Africa is affected by many climatic challenges which serve as a hindrance to its development mission, and the available inadequate hydro-meteorological services are not able to support resilient growth across different sectors in the Sub-Saharan Africa.
In order to make the available hydro-meteorological services which are mainly (80%) under-funded, have weak capacity and deteriorated infrastructure, the continent needs strategic partnerships to help find viable solutions to these challenges.
The unveiling of the Africa Hydromet Program- a collaboration between African Development Bank (AfDB), the World Bank Group, and the World Meteorological Organization, in June 2015 was founded under the ideology of offering an Africa-driven collaborative platform for development partners to strengthen the capacity of African countries to improve weather, climate and hydrological services and produce timely, accurate forecasts, contributing to climate resilience, economic development and disaster risk management.
How will this collaboration improve Africa’s climate situation?
According to AfDB, the program is aimed at helping to strengthen national hydro-meteorological systems; modernize regional centers, and facilitate regional system integration and global knowledge exchange.
In a January meeting, representatives from the two entities, AfDB, and World Bank, met to discuss how best to operationalize programs activities which focus on investment, technical assistance and capacity-building, possible synergies and available sources of financing.
To streamline their approach, the two organizations agreed that a comprehensive strategy and master plan tailored to individual country contexts would guide the process in the future. Currently, some Hydromet projects are under implementation, preparation, and consideration.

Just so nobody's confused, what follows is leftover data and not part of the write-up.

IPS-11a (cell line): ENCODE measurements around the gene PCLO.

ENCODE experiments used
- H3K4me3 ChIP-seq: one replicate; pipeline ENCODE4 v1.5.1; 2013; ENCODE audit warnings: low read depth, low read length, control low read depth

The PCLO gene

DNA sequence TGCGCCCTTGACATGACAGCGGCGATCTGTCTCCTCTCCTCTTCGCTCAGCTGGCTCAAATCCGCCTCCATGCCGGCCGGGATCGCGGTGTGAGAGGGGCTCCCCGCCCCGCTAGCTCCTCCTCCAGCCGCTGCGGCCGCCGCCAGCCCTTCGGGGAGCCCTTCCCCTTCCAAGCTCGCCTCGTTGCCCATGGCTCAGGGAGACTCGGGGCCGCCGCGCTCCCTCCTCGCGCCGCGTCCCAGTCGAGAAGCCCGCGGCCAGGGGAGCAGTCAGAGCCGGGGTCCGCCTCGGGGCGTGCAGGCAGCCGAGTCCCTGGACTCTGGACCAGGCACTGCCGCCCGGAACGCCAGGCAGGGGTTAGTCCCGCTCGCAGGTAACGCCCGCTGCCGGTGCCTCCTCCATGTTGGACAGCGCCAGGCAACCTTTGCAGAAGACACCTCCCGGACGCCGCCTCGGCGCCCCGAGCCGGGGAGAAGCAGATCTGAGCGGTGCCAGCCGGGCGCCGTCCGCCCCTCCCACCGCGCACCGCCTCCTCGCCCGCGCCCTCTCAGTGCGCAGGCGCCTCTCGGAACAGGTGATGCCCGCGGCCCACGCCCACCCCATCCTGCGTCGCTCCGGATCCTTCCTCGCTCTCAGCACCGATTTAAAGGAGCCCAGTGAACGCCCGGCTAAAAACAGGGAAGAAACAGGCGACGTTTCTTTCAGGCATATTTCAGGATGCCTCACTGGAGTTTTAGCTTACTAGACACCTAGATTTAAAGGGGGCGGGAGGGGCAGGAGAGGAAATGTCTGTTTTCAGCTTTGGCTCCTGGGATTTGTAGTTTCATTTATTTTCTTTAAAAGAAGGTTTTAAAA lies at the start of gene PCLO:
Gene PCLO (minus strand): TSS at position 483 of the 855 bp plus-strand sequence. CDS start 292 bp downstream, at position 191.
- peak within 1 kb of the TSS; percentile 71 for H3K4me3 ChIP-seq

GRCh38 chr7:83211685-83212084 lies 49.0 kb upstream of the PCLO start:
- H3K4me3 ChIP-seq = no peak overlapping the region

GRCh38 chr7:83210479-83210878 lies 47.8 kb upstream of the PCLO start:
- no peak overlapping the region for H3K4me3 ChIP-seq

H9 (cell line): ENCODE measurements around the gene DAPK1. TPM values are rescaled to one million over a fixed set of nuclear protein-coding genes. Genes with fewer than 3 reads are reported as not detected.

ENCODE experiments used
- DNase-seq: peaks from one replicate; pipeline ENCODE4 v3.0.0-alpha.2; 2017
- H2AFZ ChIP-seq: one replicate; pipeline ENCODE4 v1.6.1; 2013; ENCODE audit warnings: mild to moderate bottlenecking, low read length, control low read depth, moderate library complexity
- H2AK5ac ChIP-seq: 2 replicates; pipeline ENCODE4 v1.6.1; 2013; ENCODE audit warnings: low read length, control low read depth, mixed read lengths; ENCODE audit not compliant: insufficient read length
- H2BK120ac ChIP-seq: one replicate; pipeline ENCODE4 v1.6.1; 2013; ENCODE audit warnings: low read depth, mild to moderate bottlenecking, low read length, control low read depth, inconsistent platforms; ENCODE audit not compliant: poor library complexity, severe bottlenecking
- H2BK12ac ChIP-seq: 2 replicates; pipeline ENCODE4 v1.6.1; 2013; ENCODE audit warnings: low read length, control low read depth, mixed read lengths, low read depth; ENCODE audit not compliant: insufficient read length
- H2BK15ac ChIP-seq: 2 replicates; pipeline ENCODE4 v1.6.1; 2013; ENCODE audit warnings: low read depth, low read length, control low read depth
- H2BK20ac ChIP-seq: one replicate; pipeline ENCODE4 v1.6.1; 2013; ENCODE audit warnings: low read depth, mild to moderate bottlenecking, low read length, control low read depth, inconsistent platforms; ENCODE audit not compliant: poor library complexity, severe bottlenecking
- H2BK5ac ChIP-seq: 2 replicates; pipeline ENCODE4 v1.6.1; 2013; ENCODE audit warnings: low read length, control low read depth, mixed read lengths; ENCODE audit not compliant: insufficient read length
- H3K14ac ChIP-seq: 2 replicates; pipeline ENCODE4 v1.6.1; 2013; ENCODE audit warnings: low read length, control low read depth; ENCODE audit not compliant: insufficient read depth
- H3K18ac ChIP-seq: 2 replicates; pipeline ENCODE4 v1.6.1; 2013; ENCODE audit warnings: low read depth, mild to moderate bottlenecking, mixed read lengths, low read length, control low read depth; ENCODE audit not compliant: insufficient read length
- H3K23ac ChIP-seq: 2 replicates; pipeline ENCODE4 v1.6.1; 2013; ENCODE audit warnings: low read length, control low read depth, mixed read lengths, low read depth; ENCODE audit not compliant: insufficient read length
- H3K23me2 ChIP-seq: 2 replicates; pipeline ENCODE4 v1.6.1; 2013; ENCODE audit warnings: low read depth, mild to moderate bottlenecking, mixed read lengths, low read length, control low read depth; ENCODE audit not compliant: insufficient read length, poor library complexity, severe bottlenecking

The importance of Hydromet services in agriculture production, food security, water resource management, air and road safety and disaster management, cannot be underestimated. Thus, the mission further highlighted the potential of mainstreaming substantial Hydromet components in regular agriculture and water projects.
“Given the scope of the challenge, the Africa Hydromet Program will require a joint effort to mobilize sufficient resources to maximize its transformational impact,” said ClimDev Africa Special Fund (CDSF) Coordinator Justus Kabyemera. “Once the formal agreement has been finalized, a resource mobilization strategy will be developed.”
According to AfDB, the estimated cost to improve hydro-meteorological services in Africa is $1 billion with a minimum of $100 million to 150 million per year needed to modernize regional systems.
The Africa Hydromet Program has four unique features. It leverages partnerships and fosters inter-agency coordination; is aligned with the Global Framework for Climate Services and the Integrated African Strategy on Meteorology; champions better hydromet services as a public good for resilient development and poverty reduction; and encourages sustainability by blending scaled-up investment financing from development partners with corresponding operational financing from host governments.
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